4. Lygodium flexuosum (Linnaeus) Swartz, J. Bot. (Schrader). 1800(2): 106. 1801.
曲轴海金沙 qu zhou hai jin sha
Ophioglossum flexuosum Linnaeus, Sp. Pl. 2: 1063. 1753; Hydroglossum flexuosum (Linnaeus) Willdenow; H. scandens (Linnaeus) Willdenow; Lygodium altum (C. B. Clarke) Alderwerelt; L. flexuosum var. accidens R. C. Y. Chou; L. flexuosum var. alta C. B. Clarke; L. pilosum Desvaux; L. scandens (Linnaeus) Swartz; L. semibipinnatum R. Brown; Odontopteris scandens (Linnaeus) Bernhardi; Ophioglossum scandens Linnaeus; Ramondia flexuosa (Linnaeus) Mirbel; R. scandens (Linnaeus) Mirbel.
Rhizome shortly creeping and densely covered with roots, stipes very close together; apex of rhizome covered with dark brown to nearly black hairs. Juvenile fronds once or twice dichotomous, each branch bearing a single pinna deeply palmately 3-7-lobed, lobes almost equal, base of whole pinna cordate, margins serrate and sometimes crenately lobed. Rachis of scandent fronds narrowly winged, flattened and puberulent on adaxial surface between wings; primary rachis branches up to 3 mm (lower ones longest), dormant apex covered with pale brown hairs; secondary rachis branches pinnate to somewhat bipinnate, narrowly ovate to deltoid in outline, commonly ca. 15 × 8 cm; sterile pinnae of lower branches palmate, often 5-lobed, base strongly cordate; higher secondary branches bearing 3-5 (sometimes up to 7) pinnae on each side and an apical one, apical and lower pinnae asymmetrical or ± lobed at base, lowest of branches with 2 or 3(-6) separate quaternary pinnae at base; sterile pinnae 3-10 cm × 8-15 mm above lobed base, margin serrate, apex subacute, lower pinnae stalked, upper pinnae sessile, lamina rather thin; costae usually with scattered long hairs, less often with dense short hairs, veins often with scattered short hairs on abaxial surface, lamina sometimes similarly hairy; fertile pinnae smaller than sterile pinnae, sorophores 3-5 mm (rarely up to 10 mm), at apices of small triangular lobes; indusia glabrous or with a few hairs like those of abaxial surface of lamina; spores finely evenly verrucose.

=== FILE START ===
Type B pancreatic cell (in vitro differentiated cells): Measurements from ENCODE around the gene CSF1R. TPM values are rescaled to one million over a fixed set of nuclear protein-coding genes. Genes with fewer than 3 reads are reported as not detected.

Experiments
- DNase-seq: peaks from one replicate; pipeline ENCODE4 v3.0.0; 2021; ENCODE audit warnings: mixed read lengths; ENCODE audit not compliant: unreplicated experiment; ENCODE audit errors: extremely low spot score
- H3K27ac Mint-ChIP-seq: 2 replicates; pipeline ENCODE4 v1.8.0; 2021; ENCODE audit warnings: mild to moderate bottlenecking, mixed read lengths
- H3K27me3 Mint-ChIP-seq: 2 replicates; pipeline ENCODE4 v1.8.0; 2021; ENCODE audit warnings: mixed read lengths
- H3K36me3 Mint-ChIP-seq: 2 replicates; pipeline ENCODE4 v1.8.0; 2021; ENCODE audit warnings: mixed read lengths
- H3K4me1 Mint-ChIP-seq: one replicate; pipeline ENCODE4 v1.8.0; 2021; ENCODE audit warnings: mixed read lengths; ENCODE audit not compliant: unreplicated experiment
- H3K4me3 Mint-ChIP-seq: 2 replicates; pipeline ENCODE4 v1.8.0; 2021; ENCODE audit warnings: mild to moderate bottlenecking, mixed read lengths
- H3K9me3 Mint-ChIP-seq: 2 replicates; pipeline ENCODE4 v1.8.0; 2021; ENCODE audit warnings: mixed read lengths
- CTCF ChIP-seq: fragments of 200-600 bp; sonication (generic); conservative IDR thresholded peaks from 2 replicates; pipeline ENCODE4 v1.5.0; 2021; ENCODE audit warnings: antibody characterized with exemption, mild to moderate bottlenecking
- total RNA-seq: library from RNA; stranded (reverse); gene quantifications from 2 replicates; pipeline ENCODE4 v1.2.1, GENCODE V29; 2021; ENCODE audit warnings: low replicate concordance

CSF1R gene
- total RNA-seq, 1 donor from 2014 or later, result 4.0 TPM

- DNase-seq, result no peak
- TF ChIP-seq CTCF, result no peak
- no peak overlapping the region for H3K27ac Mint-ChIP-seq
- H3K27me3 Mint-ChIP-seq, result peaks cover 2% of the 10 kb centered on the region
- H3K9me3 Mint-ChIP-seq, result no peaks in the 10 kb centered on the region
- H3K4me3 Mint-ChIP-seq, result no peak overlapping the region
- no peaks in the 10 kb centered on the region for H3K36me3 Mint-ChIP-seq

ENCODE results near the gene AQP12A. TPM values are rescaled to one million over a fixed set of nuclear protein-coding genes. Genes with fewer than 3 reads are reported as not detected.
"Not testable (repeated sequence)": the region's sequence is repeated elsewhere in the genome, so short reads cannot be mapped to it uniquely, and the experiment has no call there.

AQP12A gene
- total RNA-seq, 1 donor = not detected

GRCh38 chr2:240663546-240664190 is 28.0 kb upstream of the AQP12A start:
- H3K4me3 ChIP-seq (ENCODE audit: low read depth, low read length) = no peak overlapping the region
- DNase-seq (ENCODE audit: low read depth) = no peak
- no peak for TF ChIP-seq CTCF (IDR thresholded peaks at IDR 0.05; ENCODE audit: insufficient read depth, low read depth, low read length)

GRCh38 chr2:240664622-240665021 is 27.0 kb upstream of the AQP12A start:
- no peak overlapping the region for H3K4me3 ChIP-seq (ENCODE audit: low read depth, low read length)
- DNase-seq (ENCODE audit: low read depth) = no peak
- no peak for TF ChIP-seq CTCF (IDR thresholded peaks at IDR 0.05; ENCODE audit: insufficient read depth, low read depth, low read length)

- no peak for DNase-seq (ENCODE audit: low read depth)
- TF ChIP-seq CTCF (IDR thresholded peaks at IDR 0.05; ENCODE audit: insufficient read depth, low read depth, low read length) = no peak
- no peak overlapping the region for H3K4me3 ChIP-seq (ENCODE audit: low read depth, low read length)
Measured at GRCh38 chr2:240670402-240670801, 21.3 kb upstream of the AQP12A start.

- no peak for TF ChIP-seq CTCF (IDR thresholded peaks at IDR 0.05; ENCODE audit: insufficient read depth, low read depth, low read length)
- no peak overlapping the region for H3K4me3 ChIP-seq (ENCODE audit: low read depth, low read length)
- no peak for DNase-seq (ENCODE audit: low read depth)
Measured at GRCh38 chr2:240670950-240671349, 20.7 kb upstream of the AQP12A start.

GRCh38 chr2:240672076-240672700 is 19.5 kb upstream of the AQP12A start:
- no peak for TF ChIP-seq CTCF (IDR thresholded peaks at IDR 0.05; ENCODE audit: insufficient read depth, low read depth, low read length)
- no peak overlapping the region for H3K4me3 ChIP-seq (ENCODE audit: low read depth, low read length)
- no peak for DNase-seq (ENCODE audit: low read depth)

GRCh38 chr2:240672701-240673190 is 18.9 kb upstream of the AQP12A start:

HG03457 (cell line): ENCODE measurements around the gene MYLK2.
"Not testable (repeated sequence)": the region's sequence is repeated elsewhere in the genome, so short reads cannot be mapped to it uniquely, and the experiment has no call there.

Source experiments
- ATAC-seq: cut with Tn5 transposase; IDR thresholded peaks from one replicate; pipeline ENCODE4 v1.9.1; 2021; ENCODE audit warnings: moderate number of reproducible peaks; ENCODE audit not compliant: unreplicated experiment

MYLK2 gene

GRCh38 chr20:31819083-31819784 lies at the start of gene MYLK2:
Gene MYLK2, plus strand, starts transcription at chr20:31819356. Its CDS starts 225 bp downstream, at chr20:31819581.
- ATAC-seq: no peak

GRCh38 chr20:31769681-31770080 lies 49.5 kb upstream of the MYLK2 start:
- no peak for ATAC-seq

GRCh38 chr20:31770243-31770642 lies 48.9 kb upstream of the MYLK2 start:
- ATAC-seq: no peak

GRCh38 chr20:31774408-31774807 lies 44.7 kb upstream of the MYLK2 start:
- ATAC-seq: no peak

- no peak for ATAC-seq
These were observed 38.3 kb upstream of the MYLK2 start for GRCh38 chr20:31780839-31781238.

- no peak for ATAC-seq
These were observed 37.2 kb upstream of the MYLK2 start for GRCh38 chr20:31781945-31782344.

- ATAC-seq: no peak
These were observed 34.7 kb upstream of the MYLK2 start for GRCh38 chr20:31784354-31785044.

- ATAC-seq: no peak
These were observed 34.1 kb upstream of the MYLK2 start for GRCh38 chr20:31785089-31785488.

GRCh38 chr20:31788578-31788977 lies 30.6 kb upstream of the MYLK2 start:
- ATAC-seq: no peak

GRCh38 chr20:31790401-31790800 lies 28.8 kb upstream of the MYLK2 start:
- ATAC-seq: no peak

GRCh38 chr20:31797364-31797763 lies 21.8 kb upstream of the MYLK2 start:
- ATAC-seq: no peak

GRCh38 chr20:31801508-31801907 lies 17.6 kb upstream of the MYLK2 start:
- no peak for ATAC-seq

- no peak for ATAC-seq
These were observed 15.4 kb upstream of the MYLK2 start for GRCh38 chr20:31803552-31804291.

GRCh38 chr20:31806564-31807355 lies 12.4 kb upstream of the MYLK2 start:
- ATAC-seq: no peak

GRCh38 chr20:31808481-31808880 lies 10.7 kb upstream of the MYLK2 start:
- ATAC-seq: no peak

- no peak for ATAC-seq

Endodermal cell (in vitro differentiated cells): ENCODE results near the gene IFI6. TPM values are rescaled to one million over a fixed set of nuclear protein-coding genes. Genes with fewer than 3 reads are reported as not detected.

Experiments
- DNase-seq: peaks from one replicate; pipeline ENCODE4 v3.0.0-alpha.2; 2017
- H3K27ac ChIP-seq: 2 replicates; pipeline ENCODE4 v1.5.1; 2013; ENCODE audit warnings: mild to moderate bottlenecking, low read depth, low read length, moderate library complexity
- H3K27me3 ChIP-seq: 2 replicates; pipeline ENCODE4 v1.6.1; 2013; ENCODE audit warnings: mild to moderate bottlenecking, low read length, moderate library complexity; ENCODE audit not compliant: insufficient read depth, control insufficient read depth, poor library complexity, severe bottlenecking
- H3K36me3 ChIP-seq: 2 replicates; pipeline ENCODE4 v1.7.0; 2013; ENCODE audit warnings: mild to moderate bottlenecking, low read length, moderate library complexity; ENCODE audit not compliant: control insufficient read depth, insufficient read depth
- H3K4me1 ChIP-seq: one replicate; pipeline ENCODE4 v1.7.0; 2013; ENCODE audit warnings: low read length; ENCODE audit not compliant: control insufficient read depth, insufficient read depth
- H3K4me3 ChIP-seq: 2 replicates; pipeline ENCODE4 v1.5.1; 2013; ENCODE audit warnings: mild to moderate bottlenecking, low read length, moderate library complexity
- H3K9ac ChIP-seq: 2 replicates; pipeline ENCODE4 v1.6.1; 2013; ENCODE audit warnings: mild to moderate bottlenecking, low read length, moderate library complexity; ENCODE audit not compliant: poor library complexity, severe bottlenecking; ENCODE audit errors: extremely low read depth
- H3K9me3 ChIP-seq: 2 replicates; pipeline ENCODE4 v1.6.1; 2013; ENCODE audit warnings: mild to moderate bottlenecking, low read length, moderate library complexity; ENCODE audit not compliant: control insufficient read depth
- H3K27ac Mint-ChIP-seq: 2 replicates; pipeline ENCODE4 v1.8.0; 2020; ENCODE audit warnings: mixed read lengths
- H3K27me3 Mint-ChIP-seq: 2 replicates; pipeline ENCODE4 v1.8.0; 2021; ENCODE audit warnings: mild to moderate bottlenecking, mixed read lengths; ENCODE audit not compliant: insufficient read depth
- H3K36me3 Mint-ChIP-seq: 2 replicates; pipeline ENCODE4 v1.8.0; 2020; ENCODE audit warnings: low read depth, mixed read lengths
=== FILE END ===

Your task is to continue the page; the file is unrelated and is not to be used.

Open places, climbing on shrubs, in teak (Tectona grandis) and bamboo forests, not in shaded evergreen forests; near sea level to 1000 m. Fujian, Guangdong, Guangxi, Guizhou, Hainan, Hunan, Yunnan [Bhutan, India, S Japan, Malaysia, Nepal, Philippines, Sri Lanka, Thailand, Vietnam; E Australia].
In very dry or exposed places, the veins and lamina of Lygodium flexuosum are often rather copiously hairy.
One of us (Garrison Hanks) notes that differences between Lygodium flexuosum and L. japonicum based on pinnule size are problematic, but the taxa are difficult to distinguish in many collections.